Blade 2012 was a good show for me. I was very impressed with the size of the show and the variety of blade oriented supplies and the high quality of work there.
I made some very good contacts and hope to have my work out in the public again soon. I now have some new work under way and I will be posting some photos before the week is out. I also brought some pieces back from blade that I will be making available soon as well.
As a Fathers Day treat I took a rare fly fishing trip down a local river. A little bit of white water, some quiet time and a 22″ brown trout coming home with me for dinner. I can recomend a Klauser minnow pattern if anyone wants to try.
So what should I call ‘em – a bevy of spike axes? Pretty maids all in a row? Avian sculptures of extreme force?
You can see that they are all individual, Elmer does not work with patterns but they have a similarity of overall shape that you only get from someone who knows his material inside and out. They are graceful, elegant and wicked!
Here I am in the beginning stages of chasing a Viking stylized eagle onto both sides of a bearded axe. I have several hours of work remaining. The copper sheet under the piece is to protect the work on the other side while I work on this one. The axe is one of the Viking bearded styles and is folded, forge-welded together, the high carbon bit forge-welded on and forged into shape. The eagle is of the Mammen style. There is also some file embelishment. This axe will be going to Blade with me.
In the background you can see my chasing hammer and how I hold the work steady while the ornamentation is happening. There is a second bolt under my hand which always looks like that when i’m in the shop.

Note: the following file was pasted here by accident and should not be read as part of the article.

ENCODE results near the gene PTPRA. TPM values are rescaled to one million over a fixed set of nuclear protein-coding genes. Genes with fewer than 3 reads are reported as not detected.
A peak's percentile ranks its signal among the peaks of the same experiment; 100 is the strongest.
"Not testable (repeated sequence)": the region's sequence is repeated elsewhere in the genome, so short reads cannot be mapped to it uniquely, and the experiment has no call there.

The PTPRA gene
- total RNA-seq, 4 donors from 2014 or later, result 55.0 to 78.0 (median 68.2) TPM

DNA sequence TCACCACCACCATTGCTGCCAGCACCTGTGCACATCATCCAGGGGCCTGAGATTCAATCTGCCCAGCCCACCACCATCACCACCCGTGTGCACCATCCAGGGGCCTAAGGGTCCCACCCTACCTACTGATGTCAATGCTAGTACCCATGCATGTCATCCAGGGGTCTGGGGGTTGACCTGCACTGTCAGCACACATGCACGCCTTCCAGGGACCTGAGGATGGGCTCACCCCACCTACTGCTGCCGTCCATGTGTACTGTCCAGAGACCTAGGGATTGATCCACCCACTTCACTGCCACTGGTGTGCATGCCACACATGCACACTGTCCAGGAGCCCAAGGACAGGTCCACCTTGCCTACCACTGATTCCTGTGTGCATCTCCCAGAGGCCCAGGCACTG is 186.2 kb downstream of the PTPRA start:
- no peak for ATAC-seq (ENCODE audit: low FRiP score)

This 19th century style boarding axe is more of a challange than the trade spike axe even if they are similar. The boarding axe is larger and forge welding the languets on, then keeping them matched and even while the two halves of the axe are being forge welded together is almost a three handed job.
There is some speculation that the spike axe was derived from the boarding axe. I understand that these axes were used for general work aboard ship (have you seen the film Master & Commander?) but were also used as weapons when boarding an enemy ship hence the name. I believe that they would make a formidable addition to an arsenal. This one is patterned after the British navy boarding axe. Here I’m fitting the handle before heat treating and the final finish.
Elmer’s table is #9CC, the highlighted green box, taken from the latest floorplan on the bladeshow.com website, May 18, 2012 Click on the floorplan for a larger version
Elmer Roush's table location at the Blade Show, June 2012
links: map & directions Blade Show website
I fitted the handle to this today. A billet of 512 layers of 1095 and mild steel with the head in a Viking pattern.
Table 9CC (MRFD Inc)
Cobb Galleria, Atlanta ~ 8-10 June 2012
I have work underway for Blade, some spears, axes, hammers – some damascus, some chased and carved. Keep an eye out here for updates from my workbench.
My table, 9CC is registered in our company name of MRFD Inc but it’s me!
I’ll be a few more hours finishing this chased Viking axe, one of many pieces to be shown at the Atlanta Blade Show, June 2012. The pattern is a Mamen style dragon adapted to fit this broad axe head.
These axes are made with the same methods in use by the Vikings in established historical patterns and feature embellishment of Elmer’s invention applied with tools and methods known in the viking era. click below for: Large image of the … Continue reading